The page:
Monday, June 12, 2006

Beacon No. 90: The Manchurian Candidates


Over the weekend I read Joshua Kurlantzick’s short piece, China’s Charm: Implications of Chinese Soft Power. Much of it restates what’s already known about China’s soft-power drive in Asia and elsewhere: Beijing continues to pour money into trade and development deals from Sao Paulo to the Sudan. Its Confucius Institutes and increasingly sophisticated media services diffuse Chinese perspectives and the Mandarin language worldwide. Its high officials are tireless in visiting, welcoming and persuading other countries’ officials of its “win-win” approach to foreign policy, in contrast with the United States’ “disrespectful” treatment of Asia and its obsessive counterterrorism focus.

However, Kurlantzick takes the discussion down avenues I often downplay. Soft power is a second-order effect of success; a country is perceived as innovative, or wise, or transparent, or even fatherly, and people in other countries examine why through the lens of their own culture and the information they have on hand.

Just as the United States wants others to believe its success results from democratic government, religious plurality and personal freedom, Kurlantzick argues that Beijing’s recent commercial success helps propagate its questionable political model to Asian neighbors:

... China has already begun to export its own poor labor, political, and environmental policies. In northern Burma, Chinese government-linked companies contribute to widespread deforestation, and China has shown little interest in Southeast Asian nations’ concerns about the environmental impact of dams on China’s upper portion of the Mekong River. ...

Meanwhile China’s support for authoritarian regimes in Cambodia and Burma forestalls democratization or at least better governance in those nations. In Cambodia opposition politicians complain of Chinese support for the ruling party, and journalists report that when they write about subjects displeasing to China—like Taiwan—the embassy harasses them. In Burma China’s aid packages and frequent state visits have undermined U.S. and Southeast Asian efforts to push the ruling junta into a dialogue with the democratic opposition; instead, China’s actions have encouraged other powers, like India, to mover closer to Rangoon. ...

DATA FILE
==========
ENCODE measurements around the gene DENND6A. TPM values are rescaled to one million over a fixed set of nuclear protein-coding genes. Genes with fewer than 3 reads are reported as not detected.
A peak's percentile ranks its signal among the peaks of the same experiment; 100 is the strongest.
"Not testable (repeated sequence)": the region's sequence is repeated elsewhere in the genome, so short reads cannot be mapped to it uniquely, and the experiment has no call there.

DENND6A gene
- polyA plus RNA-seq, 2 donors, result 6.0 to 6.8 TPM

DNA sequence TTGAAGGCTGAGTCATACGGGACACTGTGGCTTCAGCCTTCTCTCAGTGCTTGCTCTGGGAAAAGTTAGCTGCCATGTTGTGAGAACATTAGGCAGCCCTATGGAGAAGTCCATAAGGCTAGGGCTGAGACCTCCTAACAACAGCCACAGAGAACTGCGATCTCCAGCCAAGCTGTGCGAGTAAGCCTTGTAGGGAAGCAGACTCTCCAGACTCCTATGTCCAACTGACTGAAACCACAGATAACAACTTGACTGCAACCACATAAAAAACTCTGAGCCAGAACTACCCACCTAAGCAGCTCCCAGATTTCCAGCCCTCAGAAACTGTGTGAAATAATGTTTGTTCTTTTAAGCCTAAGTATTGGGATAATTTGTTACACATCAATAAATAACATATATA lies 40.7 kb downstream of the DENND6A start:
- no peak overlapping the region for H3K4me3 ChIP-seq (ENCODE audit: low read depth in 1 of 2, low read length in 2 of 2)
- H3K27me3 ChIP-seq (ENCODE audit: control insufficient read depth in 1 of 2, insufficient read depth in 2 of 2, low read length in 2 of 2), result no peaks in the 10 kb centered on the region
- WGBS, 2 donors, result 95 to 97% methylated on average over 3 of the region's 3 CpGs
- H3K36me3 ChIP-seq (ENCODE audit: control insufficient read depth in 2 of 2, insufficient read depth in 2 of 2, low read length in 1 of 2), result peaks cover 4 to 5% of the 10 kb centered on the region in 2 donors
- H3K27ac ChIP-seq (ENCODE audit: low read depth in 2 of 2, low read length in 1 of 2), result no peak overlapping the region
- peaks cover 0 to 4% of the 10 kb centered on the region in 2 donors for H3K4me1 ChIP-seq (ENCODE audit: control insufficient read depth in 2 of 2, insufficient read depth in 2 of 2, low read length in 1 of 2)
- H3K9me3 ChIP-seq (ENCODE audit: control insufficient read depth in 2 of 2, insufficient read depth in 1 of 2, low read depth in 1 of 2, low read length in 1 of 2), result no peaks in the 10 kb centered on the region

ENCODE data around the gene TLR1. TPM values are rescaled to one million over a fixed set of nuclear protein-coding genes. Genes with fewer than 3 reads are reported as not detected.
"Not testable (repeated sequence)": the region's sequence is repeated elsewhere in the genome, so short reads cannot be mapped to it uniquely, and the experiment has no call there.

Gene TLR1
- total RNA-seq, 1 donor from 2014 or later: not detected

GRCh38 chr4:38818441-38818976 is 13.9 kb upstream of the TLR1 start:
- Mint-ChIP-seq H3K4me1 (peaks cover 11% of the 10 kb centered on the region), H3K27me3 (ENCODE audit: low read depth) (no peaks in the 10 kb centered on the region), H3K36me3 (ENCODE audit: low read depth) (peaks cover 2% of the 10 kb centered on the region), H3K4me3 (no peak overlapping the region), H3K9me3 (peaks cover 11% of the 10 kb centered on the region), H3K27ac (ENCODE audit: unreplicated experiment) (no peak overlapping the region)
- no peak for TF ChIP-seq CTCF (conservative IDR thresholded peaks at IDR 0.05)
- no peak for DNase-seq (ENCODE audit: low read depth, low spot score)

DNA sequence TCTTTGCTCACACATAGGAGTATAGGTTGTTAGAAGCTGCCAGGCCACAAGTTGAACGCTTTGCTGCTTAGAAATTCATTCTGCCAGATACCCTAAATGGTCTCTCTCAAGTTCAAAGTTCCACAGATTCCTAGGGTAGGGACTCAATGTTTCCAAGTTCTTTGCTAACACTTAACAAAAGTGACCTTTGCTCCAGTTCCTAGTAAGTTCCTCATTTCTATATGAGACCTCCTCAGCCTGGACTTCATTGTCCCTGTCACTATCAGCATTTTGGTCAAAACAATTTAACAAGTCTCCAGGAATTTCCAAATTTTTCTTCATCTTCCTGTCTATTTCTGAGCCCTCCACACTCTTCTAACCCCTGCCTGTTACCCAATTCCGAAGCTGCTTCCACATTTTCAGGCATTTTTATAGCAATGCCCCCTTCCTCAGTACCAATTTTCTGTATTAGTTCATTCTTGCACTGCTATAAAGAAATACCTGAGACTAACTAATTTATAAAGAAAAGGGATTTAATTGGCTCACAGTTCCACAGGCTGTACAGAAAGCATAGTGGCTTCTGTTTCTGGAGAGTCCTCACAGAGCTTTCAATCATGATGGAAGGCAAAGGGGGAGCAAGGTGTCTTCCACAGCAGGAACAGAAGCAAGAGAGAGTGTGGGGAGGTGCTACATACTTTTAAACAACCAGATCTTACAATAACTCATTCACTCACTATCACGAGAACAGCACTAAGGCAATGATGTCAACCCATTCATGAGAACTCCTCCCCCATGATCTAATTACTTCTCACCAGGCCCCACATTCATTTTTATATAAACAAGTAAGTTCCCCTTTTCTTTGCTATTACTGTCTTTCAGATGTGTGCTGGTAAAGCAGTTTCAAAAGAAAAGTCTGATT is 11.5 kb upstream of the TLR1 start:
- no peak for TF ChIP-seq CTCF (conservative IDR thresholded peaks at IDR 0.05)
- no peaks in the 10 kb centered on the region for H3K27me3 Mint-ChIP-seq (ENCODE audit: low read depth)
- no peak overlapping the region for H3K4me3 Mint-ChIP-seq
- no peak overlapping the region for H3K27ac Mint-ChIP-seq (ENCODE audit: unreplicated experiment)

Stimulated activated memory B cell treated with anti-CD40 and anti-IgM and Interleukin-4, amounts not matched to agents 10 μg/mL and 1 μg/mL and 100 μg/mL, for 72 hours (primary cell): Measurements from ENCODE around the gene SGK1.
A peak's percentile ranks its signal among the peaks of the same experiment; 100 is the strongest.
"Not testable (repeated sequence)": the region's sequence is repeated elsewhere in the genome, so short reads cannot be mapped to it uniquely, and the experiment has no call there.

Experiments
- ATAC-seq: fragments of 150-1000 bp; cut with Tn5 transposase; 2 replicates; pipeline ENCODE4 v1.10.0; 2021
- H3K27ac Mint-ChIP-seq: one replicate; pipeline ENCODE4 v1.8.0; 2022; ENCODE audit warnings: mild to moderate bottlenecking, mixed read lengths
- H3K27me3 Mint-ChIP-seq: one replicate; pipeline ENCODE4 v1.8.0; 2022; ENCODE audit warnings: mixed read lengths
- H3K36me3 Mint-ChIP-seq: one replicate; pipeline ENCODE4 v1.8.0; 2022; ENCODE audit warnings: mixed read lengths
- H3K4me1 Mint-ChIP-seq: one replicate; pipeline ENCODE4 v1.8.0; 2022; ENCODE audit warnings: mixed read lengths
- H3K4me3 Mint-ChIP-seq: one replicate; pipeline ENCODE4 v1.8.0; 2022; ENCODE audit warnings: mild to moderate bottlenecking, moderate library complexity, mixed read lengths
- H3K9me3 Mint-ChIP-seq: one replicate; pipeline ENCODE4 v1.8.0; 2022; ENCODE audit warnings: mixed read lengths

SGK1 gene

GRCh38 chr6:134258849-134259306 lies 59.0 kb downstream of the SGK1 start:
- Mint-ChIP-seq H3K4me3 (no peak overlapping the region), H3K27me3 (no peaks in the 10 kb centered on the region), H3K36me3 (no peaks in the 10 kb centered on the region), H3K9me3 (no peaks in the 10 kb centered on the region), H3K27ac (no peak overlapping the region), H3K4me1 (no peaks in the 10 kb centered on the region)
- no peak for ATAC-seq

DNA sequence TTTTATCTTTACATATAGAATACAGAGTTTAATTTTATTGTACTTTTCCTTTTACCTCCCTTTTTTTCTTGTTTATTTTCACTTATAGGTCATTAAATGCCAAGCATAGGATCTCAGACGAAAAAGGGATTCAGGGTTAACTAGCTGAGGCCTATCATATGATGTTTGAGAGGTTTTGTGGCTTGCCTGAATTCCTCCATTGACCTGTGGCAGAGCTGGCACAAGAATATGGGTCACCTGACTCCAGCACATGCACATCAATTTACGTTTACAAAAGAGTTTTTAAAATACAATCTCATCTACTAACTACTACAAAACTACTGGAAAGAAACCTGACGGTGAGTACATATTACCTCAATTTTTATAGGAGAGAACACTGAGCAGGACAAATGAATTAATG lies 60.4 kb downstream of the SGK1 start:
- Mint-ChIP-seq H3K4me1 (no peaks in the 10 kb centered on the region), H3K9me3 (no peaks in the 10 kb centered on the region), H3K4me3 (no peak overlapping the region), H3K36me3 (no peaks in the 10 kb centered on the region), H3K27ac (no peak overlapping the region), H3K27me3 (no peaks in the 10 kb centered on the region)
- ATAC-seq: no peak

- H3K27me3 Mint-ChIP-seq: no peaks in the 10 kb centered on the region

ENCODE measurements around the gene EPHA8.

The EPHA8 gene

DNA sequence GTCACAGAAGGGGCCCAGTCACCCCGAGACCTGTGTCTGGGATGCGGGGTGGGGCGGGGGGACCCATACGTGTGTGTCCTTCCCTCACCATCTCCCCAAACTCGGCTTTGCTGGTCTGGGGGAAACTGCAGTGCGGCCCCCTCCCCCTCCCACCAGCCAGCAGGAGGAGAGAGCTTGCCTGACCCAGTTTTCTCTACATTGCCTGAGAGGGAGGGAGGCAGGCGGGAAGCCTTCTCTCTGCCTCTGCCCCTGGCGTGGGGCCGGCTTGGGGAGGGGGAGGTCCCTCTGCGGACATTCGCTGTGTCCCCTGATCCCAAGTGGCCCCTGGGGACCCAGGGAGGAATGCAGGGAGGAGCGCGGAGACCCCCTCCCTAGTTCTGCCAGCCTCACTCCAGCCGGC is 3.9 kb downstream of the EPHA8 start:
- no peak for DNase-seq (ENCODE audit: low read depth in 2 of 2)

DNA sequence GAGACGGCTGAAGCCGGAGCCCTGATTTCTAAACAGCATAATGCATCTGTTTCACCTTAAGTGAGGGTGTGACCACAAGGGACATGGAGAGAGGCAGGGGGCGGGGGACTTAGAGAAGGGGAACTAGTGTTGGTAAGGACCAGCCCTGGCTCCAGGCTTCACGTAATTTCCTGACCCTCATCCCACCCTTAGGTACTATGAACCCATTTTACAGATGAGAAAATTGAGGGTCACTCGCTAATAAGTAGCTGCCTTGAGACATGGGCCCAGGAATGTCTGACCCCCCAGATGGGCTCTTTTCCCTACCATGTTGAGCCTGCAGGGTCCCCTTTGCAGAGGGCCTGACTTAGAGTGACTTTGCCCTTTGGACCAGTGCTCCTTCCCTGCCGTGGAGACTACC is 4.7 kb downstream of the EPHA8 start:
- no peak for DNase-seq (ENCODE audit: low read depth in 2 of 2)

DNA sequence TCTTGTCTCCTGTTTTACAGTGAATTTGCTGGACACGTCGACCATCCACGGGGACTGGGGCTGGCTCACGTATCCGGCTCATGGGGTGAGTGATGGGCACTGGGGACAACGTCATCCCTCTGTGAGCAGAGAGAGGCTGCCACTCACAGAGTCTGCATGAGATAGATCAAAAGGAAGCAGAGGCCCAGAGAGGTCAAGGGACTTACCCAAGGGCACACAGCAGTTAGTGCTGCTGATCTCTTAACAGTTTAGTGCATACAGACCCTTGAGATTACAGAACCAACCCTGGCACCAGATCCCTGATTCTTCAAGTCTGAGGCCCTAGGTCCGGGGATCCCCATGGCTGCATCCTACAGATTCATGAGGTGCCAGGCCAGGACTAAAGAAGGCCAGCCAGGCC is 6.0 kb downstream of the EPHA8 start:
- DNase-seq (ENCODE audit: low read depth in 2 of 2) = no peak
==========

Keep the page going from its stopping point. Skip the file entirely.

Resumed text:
In the worst possible case, China’s success in delivering strong economic growth while retaining political control could serve as an example to some of the more authoritarian-minded leaders in the region, like Cambodia’s Hun Sen, who admires China’s economic and political system. In controlling development from the top, of course, Beijing’s model rejects the idea that ordinary citizens should control countries’ destinies.

In a region of shaky democracies, the Chinese example could bring out the worst in leaders who find answering to the people to be a distraction. Continuing along the worst-case trajectory, Vietnam, of all countries, could wind up being a major regional ally because of its historical antipathy to China, and because the memory of China’s attempted invasion in 1978—and Vietnam’s prompt expulsion of Chinese troops—is still fresh.

Kurlantzick’s policy prescriptions aren’t particularly new, but he makes a welcome call for a more thorough understanding of how China conducts its soft-power campaign, discussions of what the limits of Beijing’s regional influence, in U.S. eyes, should be, and re-engagement with Asian organizations that have been allowed to fall off Washington’s radar.

No comments:

Site Meter